Airstrike in Yemen deepens war, presents challenge for U.S.
SANAA, Yemen — More than 1,000 mourners were packed into the funeral hall, including some of the most powerful figures in Yemen’s rebel movement. Ali al-Akwa, who was just about to start reciting the Quran, heard warplanes overhead — but that wasn’t strange for wartime Sanaa. Surely a funeral would be safe, he thought.
Moments later, a huge explosion struck, tearing bodies apart. The ceiling collapsed, walls fell in and a fire erupted. As people scrambled frantically to get out, a second missile struck, killing more of them.
Nearly 140 people were killed and more than 600 wounded in Saturday’s airstrike — one of the deadliest since Saudi Arabia and its allies began an air campaign in Yemen in March 2015. The coalition is trying to uproot the Shiite Houthi rebels who took over the capital and much of northern Yemen from the internationally recognized government of President Abed Rabbo Mansour Hadi.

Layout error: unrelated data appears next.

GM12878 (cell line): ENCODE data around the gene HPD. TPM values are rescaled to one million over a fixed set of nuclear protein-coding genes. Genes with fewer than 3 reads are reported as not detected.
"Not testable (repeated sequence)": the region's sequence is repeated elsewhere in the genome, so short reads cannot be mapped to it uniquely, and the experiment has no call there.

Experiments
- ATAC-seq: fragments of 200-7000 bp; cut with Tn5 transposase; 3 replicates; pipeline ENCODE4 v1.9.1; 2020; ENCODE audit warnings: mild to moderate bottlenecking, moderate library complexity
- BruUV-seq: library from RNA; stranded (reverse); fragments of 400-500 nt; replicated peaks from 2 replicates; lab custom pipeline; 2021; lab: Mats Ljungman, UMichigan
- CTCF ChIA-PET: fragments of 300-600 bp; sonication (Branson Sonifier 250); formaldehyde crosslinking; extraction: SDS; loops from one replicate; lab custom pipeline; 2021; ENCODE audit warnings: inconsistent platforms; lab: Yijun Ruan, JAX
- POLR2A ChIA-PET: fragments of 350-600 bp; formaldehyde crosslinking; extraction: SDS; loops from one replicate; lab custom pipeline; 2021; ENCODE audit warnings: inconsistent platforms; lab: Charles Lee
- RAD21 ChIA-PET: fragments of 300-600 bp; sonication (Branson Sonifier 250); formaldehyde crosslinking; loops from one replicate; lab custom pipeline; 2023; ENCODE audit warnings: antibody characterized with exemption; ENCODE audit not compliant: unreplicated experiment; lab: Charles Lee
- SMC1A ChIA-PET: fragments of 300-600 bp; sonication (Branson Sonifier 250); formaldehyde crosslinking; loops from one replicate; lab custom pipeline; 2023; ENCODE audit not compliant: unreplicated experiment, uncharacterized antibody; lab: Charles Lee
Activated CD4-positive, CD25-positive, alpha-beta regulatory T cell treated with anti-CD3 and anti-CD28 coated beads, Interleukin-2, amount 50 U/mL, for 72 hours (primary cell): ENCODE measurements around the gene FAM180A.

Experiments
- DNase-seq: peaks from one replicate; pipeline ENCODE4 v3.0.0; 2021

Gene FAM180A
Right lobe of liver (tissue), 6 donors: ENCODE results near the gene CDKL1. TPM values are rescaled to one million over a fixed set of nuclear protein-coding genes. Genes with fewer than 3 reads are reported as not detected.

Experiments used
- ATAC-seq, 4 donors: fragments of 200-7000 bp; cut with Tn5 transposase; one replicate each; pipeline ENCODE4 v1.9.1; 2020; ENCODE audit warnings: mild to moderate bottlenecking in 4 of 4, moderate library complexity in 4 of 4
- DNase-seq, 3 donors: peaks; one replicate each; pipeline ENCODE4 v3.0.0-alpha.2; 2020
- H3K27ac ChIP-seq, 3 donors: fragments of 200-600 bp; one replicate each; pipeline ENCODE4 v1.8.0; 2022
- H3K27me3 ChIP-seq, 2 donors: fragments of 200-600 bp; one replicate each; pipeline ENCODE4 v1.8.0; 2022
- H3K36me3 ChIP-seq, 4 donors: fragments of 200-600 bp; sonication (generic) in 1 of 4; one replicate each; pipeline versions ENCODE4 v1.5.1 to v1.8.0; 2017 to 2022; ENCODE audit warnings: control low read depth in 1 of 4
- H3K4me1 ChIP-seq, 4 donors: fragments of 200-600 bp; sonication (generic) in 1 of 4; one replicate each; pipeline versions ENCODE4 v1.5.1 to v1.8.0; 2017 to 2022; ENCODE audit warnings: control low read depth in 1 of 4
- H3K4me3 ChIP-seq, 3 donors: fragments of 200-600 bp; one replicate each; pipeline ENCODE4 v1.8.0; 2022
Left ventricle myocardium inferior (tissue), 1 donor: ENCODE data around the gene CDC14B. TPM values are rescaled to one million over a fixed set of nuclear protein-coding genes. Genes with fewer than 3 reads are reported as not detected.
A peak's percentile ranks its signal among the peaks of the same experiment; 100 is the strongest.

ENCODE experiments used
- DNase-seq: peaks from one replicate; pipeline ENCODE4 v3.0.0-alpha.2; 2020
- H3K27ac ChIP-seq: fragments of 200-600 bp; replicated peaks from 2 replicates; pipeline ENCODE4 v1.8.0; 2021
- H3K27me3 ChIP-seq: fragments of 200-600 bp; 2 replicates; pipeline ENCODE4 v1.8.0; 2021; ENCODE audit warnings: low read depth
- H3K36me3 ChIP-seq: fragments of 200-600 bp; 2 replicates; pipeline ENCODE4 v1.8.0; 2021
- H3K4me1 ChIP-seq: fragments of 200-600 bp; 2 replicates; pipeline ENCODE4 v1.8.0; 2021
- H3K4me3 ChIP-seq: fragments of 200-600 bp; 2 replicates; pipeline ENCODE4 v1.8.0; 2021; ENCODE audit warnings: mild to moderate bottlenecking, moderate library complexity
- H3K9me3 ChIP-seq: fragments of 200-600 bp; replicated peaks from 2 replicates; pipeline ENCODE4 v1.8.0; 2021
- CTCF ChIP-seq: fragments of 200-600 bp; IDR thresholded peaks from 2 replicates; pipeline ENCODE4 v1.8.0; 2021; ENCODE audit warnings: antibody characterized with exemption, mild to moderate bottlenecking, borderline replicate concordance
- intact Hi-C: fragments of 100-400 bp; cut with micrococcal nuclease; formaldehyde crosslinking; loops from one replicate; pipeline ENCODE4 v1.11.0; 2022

The coalition seems to have been hoping to take out a significant part of the Houthis’ military leadership and its allies, who were expected at the funeral. Instead, the attack is likely to deepen the stalemate in a war that has already pushed the impoverished country into collapse.
The bloodshed has eclipsed new U.N. efforts to secure even a brief cease-fire. Amid popular anger, the coalition has lost potential tribal allies. In an attempt to expand the war, the Houthis have retaliated by firing rockets into neighboring Saudi Arabia and at U.S. warships.
The only hope for progress toward a resolution, many Yemenis say, is if the strike prompts Saudi Arabia’s top ally, the United States, and other Western nations to halt arms sales, pressure Riyadh to ease the war and move toward negotiations.
After the strike, the White House said it will immediately review its assistance to the coalition and stressed that the support is not a “blank check.” The Obama administration is sensitive to criticism from human rights groups.